Conjuring the spirit of multilateralism: Histories of crisis management during the ‘great credit crash’

Samman, A. (2016). Conjuring the spirit of multilateralism: Histories of crisis management during the ‘great credit crash’. Review of International Studies, 42(2), pp. 227-246. doi: 10.1017/S0260210515000133

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Abstract

In recent years critical scholars have emphasised how the recollection of past events as traumas can both constrain and widen the political possibilities of a present. This article builds on such research by suggesting that the management of contemporary financial crises is reliant on a ritual work of repetition, wherein prior ‘crisis’ episodes are called upon to identify and authorise specific sites and modes of crisis management. In order to develop this argument, I focus on how past crises figure within the public pronouncements of four key policymaking organisations during the financial instability of 2007-2009. I find that while the Great Depression does enable these organisations to reaffirm old ways of managing crises, both it and the more recent Asian crisis are also made to disclose new truths about the evolution of multilateralism as a form of governance. In so doing, I argue, these historical narratives reveal how the management of global financial crisis depends upon a kind of ‘magic trick’. Rather than a strictly rational, historical process of problem solving, contemporary crises are instead negotiated through a contingent and self-referential conjuring of crisis-histories.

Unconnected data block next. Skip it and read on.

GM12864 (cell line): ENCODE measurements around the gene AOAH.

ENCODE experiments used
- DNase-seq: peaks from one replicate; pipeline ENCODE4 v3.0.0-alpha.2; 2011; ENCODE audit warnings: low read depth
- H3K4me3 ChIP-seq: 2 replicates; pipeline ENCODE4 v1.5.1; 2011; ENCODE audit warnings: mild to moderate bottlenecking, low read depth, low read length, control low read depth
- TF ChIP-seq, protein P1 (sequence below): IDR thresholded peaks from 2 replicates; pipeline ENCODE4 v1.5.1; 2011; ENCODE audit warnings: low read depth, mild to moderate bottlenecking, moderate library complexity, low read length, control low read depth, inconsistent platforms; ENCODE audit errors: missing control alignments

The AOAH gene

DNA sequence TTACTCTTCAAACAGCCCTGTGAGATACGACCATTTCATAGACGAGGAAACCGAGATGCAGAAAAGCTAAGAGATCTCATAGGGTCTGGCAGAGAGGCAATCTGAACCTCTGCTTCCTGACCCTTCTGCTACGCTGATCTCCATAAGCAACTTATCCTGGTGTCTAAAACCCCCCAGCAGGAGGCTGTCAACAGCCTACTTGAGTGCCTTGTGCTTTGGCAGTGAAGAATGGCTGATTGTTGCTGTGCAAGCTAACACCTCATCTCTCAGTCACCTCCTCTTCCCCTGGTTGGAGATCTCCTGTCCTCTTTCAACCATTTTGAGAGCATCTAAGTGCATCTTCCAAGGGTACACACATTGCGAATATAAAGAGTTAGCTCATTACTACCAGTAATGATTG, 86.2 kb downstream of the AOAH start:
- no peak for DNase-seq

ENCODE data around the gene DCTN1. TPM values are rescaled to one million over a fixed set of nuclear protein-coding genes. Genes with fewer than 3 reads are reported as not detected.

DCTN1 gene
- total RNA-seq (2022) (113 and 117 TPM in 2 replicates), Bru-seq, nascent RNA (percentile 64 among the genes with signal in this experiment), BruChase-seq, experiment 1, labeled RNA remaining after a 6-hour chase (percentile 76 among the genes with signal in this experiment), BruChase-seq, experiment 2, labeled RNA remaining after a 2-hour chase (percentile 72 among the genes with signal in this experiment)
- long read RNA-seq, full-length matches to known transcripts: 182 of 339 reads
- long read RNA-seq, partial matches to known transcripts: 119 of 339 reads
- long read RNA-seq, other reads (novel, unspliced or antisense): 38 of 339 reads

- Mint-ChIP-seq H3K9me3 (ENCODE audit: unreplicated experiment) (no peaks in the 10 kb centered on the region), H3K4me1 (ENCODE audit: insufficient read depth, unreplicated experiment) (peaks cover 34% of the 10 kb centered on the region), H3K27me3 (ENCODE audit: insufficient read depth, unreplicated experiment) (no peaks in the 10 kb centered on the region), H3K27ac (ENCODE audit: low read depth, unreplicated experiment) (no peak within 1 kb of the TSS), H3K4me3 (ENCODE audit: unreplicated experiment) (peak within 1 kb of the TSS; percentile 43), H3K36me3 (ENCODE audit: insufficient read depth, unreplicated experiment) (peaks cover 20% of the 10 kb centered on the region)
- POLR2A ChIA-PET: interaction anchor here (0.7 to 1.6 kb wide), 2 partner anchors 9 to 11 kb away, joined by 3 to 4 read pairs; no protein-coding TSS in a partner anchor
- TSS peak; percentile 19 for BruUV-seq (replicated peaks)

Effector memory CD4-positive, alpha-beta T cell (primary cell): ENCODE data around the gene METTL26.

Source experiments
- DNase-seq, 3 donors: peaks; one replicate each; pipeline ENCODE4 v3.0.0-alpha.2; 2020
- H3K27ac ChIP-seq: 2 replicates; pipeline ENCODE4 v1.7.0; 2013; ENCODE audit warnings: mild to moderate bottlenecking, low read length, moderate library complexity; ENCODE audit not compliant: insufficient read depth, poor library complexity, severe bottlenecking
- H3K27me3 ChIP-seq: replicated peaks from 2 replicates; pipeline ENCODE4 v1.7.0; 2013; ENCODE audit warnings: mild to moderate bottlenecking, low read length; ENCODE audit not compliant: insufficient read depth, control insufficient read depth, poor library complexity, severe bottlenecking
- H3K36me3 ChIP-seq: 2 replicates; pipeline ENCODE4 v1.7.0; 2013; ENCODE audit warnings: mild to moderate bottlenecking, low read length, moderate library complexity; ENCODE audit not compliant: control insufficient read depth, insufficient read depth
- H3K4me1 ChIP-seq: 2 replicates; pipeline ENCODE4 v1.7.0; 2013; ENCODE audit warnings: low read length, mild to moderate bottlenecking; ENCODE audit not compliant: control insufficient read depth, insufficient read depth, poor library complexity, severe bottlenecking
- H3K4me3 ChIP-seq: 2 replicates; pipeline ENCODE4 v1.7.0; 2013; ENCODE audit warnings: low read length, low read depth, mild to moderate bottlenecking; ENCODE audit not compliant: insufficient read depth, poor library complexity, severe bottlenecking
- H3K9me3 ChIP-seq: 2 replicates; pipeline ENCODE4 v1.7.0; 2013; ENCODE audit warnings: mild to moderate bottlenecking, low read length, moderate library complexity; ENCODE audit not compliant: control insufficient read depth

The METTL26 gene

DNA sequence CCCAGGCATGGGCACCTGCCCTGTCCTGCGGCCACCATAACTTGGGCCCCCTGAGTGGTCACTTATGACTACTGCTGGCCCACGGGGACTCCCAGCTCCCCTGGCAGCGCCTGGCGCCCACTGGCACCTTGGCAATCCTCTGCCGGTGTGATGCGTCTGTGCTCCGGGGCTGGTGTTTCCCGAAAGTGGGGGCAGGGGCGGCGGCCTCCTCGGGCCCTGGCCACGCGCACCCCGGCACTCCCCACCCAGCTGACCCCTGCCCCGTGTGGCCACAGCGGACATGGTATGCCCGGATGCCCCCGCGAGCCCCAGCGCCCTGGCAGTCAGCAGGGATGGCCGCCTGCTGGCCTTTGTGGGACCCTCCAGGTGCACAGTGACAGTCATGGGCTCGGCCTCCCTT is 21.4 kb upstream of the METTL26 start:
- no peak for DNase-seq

Item Type: Article
Additional Information: Copyright Cambridge University Press. This version may have been revised following peer review but may be subject to further editorial input by Cambridge University Press.
Uncontrolled Keywords: Crisis; finance; memory; history; trauma; narrative
Subjects: H Social Sciences > HC Economic History and Conditions
H Social Sciences > HG Finance
J Political Science > JZ International relations
Divisions: School of Social Sciences > Department of International Politics
URI: http://openaccess.city.ac.uk/id/eprint/11947

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